His work in the Senate was tedious, because it was so simple; when his war came, and death bloodied the Force as lives howled in pain and winked out in the trillions across the galaxy, then it would be exciting. Then he would thrive in the deception, in the bloodshed, the victories he would win part and parcel; until then, the boy captivated his interests. The boy whet the Dark’s thirst for suffering, and kept Sidious’ silver tongue sharp as a dagger, kept his mind even sharper than that.


“I hope you’ve been well while I’ve been away, Chancellor,” Anakin Skywalker said. He was fifteen, now—Sidious could always mark the boy’s age by what youthful whims he fell prey to, but now he had hit a growth spurt. He was tall, taller than Sidious himself, but gangly, a hound not quite grown into his limbs. He had developed an incredible ability to appear both habitually nervous and habitually obstinate, in equal measure and at the same time, and the once brighter shock of blond hair had turned several shades darker, but nonetheless he resembled the desert he hailed from; blue eyes as the midday sky, hair as the sand, lean and tan and working calloused fingers through his robes awkwardly.


“Oh, of course, my boy,” Sidious said, jovially. “More than well. I had a brief respite just the other day, which I used to attend the Coruscanti arboreal collection. It was a bit of a travel but my, it was excellent. A beautiful place. You would have loved it.”

Skywalker beamed, and the Force thrummed with a happiness that was so painfully earnest Sidious would have accused it of being saccharine, if he had not spent years intimately equating himself with Skywalker’s brand of peculiar emotional honesty. It was almost as if he were allergic to the Jedi’s teachings; he felt brashly, boldly, with the power of his whole self, even more brilliantly than he had when he was a child. It was a thread of Skywalker’s character that Sidious studied carefully—it would prove useful to him, that habitual obstinance, but there would come a day after Skywalker was his that he would have to cripple it. Anything was a weapon if pointed in the correct direction. There would be ways to cripple it, to cripple him in totality—they would present themselves, as Sidious plunged further into the boy’s favor.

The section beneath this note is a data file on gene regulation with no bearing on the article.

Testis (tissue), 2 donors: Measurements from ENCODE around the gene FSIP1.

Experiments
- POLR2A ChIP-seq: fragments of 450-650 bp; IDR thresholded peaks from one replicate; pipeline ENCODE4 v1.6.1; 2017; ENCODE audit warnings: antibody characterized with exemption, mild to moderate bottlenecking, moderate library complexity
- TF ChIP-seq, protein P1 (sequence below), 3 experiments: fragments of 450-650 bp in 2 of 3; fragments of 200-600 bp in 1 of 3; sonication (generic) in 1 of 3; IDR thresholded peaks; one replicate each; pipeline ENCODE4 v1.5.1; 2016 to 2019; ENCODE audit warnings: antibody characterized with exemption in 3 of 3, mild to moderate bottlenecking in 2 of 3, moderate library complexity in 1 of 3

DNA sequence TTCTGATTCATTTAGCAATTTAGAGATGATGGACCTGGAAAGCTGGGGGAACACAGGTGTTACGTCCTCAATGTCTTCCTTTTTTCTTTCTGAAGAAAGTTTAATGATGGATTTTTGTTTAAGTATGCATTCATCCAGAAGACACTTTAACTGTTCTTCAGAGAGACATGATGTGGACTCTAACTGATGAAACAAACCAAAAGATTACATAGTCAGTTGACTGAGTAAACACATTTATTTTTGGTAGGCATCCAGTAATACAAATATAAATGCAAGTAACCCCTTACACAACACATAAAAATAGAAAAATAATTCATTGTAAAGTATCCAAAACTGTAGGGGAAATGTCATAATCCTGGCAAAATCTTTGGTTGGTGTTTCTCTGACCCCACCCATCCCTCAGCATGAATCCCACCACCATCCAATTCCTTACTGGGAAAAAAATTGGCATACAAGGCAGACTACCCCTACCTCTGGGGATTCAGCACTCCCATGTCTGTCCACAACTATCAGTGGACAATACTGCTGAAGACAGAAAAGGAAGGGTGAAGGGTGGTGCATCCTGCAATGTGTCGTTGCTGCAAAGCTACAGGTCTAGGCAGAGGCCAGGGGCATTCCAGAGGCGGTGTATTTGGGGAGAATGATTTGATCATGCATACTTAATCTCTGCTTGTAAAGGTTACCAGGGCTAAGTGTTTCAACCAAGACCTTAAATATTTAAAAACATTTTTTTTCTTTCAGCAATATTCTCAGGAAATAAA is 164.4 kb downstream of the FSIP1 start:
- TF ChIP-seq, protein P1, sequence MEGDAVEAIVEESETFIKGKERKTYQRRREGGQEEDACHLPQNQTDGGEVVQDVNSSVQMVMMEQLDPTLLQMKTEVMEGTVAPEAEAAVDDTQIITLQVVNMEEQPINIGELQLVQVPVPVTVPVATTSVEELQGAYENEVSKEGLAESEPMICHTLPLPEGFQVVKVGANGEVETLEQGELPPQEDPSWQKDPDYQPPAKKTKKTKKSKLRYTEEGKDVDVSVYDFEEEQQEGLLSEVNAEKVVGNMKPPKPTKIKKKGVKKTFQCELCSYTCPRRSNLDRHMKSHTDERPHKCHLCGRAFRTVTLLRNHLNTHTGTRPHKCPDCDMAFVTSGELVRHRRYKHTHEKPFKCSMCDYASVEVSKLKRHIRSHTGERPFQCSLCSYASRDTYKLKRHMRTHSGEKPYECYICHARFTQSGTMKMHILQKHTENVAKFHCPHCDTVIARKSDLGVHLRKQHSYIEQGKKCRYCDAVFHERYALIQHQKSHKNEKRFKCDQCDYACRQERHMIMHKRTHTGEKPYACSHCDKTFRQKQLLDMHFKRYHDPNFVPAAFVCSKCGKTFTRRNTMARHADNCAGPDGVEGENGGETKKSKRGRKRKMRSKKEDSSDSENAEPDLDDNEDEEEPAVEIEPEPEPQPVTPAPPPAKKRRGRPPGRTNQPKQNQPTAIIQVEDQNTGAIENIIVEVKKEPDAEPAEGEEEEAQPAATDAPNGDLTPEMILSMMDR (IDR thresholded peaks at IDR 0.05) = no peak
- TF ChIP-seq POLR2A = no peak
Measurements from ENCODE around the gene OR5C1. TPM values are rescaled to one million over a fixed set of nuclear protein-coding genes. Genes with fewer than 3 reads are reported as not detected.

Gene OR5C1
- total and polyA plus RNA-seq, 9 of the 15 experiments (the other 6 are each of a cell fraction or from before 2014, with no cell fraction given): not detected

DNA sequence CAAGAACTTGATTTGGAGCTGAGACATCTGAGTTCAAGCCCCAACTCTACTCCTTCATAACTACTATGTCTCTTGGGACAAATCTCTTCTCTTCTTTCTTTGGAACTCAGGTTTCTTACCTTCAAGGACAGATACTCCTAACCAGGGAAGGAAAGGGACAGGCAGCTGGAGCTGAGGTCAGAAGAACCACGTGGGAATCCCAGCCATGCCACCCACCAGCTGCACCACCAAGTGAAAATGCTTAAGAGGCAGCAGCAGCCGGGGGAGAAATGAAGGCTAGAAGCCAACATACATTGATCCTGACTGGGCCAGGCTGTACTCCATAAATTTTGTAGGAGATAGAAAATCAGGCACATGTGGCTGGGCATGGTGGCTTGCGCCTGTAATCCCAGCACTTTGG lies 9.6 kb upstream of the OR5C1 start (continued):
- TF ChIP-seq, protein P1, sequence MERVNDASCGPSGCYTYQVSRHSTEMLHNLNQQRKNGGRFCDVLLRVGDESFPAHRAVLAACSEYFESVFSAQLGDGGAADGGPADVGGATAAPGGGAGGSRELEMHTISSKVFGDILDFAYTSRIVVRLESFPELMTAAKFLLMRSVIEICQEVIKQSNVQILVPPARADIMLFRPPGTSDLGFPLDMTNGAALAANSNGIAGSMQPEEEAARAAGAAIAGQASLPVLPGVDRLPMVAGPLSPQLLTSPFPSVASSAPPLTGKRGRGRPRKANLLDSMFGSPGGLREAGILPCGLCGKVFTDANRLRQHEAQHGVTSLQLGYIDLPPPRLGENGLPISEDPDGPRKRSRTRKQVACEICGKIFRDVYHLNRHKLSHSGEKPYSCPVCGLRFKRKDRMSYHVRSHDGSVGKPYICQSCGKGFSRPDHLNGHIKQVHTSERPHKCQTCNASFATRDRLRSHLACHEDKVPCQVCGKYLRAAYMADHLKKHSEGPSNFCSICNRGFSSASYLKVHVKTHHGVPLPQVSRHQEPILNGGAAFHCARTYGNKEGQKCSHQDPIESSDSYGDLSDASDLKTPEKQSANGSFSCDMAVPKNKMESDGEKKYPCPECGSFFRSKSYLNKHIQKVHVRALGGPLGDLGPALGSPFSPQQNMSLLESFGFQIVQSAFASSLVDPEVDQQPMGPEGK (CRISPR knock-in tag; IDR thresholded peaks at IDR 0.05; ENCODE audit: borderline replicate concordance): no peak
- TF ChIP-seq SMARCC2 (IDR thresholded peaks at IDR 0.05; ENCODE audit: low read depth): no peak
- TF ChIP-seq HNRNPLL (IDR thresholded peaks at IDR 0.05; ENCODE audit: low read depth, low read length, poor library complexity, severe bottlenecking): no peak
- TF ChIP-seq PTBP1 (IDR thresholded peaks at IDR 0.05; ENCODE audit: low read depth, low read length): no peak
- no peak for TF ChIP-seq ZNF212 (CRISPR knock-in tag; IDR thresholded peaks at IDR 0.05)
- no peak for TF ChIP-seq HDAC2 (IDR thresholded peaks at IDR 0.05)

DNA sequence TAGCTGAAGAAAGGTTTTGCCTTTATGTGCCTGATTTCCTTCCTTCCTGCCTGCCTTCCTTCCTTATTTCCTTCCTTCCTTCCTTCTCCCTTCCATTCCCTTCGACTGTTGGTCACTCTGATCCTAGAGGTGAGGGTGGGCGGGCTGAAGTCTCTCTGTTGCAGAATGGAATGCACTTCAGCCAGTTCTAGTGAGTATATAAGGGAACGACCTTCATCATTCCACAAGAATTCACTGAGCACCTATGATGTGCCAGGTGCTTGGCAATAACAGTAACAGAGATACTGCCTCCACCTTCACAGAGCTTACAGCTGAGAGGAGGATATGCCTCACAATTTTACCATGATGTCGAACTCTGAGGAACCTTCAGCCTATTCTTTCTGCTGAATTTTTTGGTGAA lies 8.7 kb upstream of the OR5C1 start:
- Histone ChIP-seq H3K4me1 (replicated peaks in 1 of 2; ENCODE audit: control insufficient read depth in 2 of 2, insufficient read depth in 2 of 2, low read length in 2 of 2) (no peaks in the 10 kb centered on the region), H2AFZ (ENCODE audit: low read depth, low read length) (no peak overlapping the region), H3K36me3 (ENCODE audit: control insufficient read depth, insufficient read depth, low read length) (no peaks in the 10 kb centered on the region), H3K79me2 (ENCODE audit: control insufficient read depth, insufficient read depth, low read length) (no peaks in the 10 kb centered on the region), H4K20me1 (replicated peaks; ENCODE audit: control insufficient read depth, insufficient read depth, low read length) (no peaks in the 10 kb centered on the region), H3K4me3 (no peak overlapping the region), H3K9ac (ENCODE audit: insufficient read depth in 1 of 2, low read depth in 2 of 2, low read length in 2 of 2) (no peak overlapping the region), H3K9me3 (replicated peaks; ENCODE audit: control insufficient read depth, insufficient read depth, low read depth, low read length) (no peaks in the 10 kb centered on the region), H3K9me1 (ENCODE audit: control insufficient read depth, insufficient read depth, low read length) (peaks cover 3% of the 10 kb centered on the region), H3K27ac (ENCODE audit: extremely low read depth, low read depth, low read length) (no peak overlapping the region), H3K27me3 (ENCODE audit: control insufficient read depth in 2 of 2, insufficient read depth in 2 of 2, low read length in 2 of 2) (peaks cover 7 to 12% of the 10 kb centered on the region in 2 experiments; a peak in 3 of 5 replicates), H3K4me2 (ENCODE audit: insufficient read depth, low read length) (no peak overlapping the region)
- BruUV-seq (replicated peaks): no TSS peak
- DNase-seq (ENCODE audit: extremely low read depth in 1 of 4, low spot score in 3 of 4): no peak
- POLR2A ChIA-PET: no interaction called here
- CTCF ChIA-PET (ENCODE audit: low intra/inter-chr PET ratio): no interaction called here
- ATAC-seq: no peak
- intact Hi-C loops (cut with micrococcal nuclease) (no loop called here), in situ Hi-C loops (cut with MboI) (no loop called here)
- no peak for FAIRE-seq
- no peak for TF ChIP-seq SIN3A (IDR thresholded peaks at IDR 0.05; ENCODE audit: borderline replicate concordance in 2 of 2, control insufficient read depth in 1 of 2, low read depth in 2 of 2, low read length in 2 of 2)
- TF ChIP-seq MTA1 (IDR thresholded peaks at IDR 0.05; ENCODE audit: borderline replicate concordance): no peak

“I’m glad to hear it,” Anakin said. “You—you work hard, for the Republic. I can’t think of anyone who deserves more of a break from it all than you.”


Sidious paused, offering that the due considering Sheev Palpatine would give it—a breadth longer, and then he offered a gentle smile. “You are, altogether, far too kind,” he said. “Truly a credit to your Order, dear one. Tell me, how was your mission?”


Skywalker’s face crumbled, predictably. It had become a pattern; Skywalker would hit a marginal equilibrium at the Temple, never quite happy, and then he would adventure off alone with Kenobi, and return with some confidence shattered, some internal frustration burgeoned. I do think that man is intent to do my divine work for me, Sidious thought to himself, and the Dark, visible only to him—at his command, it would always rest, in its favor he would always be—curled in a sick delight.


“It, er,” Skywalker said. He wrung his hands. “I supposed it went. It was just a diplomatic mission, I guess I shouldn’t bore you with the details.”


“Skies above, dear boy,” Sidious crooned. “Every diplomatic mission you’ve told me of has been far more exciting than my everyday diplomacy. I spend my diplomatic missions begging my senators to attempt to do anything together for three minutes, and the last one you told me of, you managed to find an illegal swoop bike racing circuit.”


The boy grinned. “That was a lot more fun, if I’m honest, your Excellency,” he said.


“I do so hope. I know how you enjoy your adrenaline, Anakin. I only worry for your safety—you’re an excellent pilot, no doubt, but I don’t trust others to treat you as fairly as you deserve.”